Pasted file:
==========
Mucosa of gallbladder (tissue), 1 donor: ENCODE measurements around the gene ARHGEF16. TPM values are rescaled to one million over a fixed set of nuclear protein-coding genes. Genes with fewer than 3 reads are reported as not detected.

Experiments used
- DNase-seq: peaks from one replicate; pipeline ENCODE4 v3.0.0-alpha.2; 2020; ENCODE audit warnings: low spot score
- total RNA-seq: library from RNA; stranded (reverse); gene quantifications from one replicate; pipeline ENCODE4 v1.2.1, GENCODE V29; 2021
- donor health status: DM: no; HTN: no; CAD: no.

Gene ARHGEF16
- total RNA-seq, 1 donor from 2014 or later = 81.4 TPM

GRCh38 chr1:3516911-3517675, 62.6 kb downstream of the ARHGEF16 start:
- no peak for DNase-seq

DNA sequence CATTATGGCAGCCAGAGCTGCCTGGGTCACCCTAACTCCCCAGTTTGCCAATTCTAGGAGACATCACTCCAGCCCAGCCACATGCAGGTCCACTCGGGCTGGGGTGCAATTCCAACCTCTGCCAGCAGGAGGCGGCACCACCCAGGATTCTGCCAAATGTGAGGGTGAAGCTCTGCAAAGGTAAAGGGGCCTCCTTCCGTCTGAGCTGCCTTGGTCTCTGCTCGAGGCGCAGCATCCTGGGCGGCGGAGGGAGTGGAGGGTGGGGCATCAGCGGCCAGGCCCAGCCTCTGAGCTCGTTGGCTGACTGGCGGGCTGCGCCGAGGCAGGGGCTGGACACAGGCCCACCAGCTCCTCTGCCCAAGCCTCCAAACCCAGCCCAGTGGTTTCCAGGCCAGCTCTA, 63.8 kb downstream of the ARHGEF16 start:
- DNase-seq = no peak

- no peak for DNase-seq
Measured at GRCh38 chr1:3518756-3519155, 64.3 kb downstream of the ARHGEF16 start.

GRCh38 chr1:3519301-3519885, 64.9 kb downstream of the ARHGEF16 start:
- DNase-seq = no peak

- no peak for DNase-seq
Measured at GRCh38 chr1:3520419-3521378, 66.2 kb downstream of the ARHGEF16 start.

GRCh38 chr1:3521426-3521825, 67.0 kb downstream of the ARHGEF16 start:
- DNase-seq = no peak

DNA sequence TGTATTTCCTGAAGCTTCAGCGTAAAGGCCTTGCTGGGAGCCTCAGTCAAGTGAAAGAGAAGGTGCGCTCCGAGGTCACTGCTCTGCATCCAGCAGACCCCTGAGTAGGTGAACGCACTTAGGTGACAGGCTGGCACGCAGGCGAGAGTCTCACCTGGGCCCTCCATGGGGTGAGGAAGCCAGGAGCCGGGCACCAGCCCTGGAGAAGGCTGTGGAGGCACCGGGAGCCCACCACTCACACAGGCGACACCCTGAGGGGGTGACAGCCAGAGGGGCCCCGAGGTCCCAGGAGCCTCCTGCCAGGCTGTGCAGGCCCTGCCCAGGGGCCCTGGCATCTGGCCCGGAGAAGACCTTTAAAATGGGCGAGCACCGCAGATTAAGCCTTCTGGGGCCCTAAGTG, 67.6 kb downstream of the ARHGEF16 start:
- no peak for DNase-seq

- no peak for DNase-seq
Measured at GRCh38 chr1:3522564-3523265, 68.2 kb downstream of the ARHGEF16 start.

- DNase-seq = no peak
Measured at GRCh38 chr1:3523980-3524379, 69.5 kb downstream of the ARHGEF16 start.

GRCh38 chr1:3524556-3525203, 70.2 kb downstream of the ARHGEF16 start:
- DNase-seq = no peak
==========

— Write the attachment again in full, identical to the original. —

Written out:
Mucosa of gallbladder (tissue), 1 donor: ENCODE measurements around the gene ARHGEF16. TPM values are rescaled to one million over a fixed set of nuclear protein-coding genes. Genes with fewer than 3 reads are reported as not detected.

Experiments used
- DNase-seq: peaks from one replicate; pipeline ENCODE4 v3.0.0-alpha.2; 2020; ENCODE audit warnings: low spot score
- total RNA-seq: library from RNA; stranded (reverse); gene quantifications from one replicate; pipeline ENCODE4 v1.2.1, GENCODE V29; 2021
- donor health status: DM: no; HTN: no; CAD: no.

Gene ARHGEF16
- total RNA-seq, 1 donor from 2014 or later = 81.4 TPM

GRCh38 chr1:3516911-3517675, 62.6 kb downstream of the ARHGEF16 start:
- no peak for DNase-seq

DNA sequence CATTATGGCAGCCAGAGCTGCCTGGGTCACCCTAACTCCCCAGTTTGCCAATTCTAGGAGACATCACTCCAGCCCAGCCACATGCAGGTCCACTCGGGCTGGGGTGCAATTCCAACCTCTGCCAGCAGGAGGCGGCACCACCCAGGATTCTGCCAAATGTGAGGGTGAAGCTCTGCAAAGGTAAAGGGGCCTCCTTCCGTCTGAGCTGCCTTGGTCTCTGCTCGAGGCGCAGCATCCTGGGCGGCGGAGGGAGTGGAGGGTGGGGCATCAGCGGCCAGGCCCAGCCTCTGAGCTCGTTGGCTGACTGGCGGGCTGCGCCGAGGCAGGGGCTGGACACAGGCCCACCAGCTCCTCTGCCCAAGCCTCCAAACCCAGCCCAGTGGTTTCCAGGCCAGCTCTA, 63.8 kb downstream of the ARHGEF16 start:
- DNase-seq = no peak

- no peak for DNase-seq
Measured at GRCh38 chr1:3518756-3519155, 64.3 kb downstream of the ARHGEF16 start.

GRCh38 chr1:3519301-3519885, 64.9 kb downstream of the ARHGEF16 start:
- DNase-seq = no peak

- no peak for DNase-seq
Measured at GRCh38 chr1:3520419-3521378, 66.2 kb downstream of the ARHGEF16 start.

GRCh38 chr1:3521426-3521825, 67.0 kb downstream of the ARHGEF16 start:
- DNase-seq = no peak

DNA sequence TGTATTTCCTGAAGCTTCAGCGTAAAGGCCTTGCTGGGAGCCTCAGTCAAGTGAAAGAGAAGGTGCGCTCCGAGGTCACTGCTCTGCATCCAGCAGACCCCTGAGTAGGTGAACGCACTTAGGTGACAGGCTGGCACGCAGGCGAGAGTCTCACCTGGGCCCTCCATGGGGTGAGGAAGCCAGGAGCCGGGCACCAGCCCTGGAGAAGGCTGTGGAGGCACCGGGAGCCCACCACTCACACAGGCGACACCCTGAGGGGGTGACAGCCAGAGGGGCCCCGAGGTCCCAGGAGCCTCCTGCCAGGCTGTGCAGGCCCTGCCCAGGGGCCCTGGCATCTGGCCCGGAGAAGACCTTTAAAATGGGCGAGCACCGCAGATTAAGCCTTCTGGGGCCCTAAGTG, 67.6 kb downstream of the ARHGEF16 start:
- no peak for DNase-seq

- no peak for DNase-seq
Measured at GRCh38 chr1:3522564-3523265, 68.2 kb downstream of the ARHGEF16 start.

- DNase-seq = no peak
Measured at GRCh38 chr1:3523980-3524379, 69.5 kb downstream of the ARHGEF16 start.

GRCh38 chr1:3524556-3525203, 70.2 kb downstream of the ARHGEF16 start:
- DNase-seq = no peak